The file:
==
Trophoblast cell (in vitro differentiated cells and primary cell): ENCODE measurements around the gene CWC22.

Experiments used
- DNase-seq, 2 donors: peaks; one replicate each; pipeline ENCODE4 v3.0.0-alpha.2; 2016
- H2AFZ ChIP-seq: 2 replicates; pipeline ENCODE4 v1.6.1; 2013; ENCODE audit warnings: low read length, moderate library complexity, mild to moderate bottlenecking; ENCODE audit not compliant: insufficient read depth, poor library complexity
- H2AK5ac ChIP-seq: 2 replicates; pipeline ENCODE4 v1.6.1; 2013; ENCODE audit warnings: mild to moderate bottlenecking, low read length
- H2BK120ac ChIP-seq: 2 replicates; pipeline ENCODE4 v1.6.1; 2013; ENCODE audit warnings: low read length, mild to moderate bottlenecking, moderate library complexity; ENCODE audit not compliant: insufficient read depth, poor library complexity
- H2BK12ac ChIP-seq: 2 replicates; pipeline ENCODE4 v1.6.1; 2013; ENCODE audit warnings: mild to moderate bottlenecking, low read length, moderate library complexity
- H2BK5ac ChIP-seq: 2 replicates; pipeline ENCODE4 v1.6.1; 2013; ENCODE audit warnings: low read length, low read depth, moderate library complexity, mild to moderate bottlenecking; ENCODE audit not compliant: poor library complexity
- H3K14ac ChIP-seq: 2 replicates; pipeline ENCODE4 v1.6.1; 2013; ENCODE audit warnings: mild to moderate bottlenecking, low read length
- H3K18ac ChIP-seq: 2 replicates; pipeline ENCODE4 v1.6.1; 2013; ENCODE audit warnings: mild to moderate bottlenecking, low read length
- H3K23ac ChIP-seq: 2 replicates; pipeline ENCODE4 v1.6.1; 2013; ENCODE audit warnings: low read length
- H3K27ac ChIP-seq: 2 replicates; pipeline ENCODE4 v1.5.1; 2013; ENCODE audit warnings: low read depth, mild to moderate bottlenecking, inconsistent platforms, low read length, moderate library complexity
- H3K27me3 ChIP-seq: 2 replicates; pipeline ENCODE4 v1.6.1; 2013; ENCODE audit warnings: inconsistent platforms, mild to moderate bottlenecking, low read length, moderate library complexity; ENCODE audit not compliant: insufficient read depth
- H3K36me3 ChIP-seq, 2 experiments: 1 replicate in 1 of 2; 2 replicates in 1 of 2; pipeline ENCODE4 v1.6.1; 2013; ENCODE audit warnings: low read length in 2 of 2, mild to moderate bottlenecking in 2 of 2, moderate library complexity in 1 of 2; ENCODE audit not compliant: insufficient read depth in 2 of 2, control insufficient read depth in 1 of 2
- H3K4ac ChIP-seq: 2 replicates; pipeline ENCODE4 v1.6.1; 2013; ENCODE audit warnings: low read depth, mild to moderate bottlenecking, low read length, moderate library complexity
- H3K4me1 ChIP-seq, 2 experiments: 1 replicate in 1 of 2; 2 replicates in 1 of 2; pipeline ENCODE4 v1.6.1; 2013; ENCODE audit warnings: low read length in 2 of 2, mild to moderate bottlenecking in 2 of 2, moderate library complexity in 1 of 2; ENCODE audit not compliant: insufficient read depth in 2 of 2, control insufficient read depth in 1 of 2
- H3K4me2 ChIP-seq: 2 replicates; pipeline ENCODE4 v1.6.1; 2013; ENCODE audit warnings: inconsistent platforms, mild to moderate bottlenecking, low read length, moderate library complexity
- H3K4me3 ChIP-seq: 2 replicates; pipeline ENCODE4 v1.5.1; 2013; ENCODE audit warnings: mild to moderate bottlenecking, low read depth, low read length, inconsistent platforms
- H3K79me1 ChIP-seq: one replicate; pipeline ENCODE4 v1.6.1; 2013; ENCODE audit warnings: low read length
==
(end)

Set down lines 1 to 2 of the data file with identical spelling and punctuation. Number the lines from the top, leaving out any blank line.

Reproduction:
Trophoblast cell (in vitro differentiated cells and primary cell): ENCODE measurements around the gene CWC22.

Experiments used